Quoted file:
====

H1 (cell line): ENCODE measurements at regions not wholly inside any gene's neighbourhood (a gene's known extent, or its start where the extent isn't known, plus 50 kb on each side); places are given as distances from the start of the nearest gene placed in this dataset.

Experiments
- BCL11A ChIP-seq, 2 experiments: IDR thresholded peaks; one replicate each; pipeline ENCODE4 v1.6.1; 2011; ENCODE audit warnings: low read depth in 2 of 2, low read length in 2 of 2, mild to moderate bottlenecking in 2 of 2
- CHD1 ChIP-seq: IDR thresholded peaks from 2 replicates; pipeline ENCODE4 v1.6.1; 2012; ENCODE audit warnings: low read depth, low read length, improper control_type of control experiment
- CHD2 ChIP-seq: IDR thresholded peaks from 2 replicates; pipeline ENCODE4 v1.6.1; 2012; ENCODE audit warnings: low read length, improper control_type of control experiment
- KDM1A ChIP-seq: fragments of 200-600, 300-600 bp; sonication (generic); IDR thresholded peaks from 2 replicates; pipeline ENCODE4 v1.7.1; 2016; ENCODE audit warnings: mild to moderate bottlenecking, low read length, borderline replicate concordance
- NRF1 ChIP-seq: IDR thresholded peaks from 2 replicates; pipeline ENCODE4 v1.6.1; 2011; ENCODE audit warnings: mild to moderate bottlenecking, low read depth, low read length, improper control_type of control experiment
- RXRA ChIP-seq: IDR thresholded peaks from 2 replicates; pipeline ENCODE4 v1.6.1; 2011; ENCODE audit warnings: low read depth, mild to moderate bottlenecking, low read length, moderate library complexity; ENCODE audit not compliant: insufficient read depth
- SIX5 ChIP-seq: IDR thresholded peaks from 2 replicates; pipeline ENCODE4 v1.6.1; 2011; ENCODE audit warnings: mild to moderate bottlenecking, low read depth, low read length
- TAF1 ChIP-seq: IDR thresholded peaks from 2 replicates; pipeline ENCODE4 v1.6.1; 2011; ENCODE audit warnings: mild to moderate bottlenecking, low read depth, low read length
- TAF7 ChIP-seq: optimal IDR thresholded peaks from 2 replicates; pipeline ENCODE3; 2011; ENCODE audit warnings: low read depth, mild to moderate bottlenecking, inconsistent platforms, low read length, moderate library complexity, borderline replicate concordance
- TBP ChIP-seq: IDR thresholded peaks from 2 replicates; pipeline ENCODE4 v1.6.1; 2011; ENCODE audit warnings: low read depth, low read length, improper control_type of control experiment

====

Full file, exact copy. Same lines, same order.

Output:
H1 (cell line): ENCODE measurements at regions not wholly inside any gene's neighbourhood (a gene's known extent, or its start where the extent isn't known, plus 50 kb on each side); places are given as distances from the start of the nearest gene placed in this dataset.

Experiments
- BCL11A ChIP-seq, 2 experiments: IDR thresholded peaks; one replicate each; pipeline ENCODE4 v1.6.1; 2011; ENCODE audit warnings: low read depth in 2 of 2, low read length in 2 of 2, mild to moderate bottlenecking in 2 of 2
- CHD1 ChIP-seq: IDR thresholded peaks from 2 replicates; pipeline ENCODE4 v1.6.1; 2012; ENCODE audit warnings: low read depth, low read length, improper control_type of control experiment
- CHD2 ChIP-seq: IDR thresholded peaks from 2 replicates; pipeline ENCODE4 v1.6.1; 2012; ENCODE audit warnings: low read length, improper control_type of control experiment
- KDM1A ChIP-seq: fragments of 200-600, 300-600 bp; sonication (generic); IDR thresholded peaks from 2 replicates; pipeline ENCODE4 v1.7.1; 2016; ENCODE audit warnings: mild to moderate bottlenecking, low read length, borderline replicate concordance
- NRF1 ChIP-seq: IDR thresholded peaks from 2 replicates; pipeline ENCODE4 v1.6.1; 2011; ENCODE audit warnings: mild to moderate bottlenecking, low read depth, low read length, improper control_type of control experiment
- RXRA ChIP-seq: IDR thresholded peaks from 2 replicates; pipeline ENCODE4 v1.6.1; 2011; ENCODE audit warnings: low read depth, mild to moderate bottlenecking, low read length, moderate library complexity; ENCODE audit not compliant: insufficient read depth
- SIX5 ChIP-seq: IDR thresholded peaks from 2 replicates; pipeline ENCODE4 v1.6.1; 2011; ENCODE audit warnings: mild to moderate bottlenecking, low read depth, low read length
- TAF1 ChIP-seq: IDR thresholded peaks from 2 replicates; pipeline ENCODE4 v1.6.1; 2011; ENCODE audit warnings: mild to moderate bottlenecking, low read depth, low read length
- TAF7 ChIP-seq: optimal IDR thresholded peaks from 2 replicates; pipeline ENCODE3; 2011; ENCODE audit warnings: low read depth, mild to moderate bottlenecking, inconsistent platforms, low read length, moderate library complexity, borderline replicate concordance
- TBP ChIP-seq: IDR thresholded peaks from 2 replicates; pipeline ENCODE4 v1.6.1; 2011; ENCODE audit warnings: low read depth, low read length, improper control_type of control experiment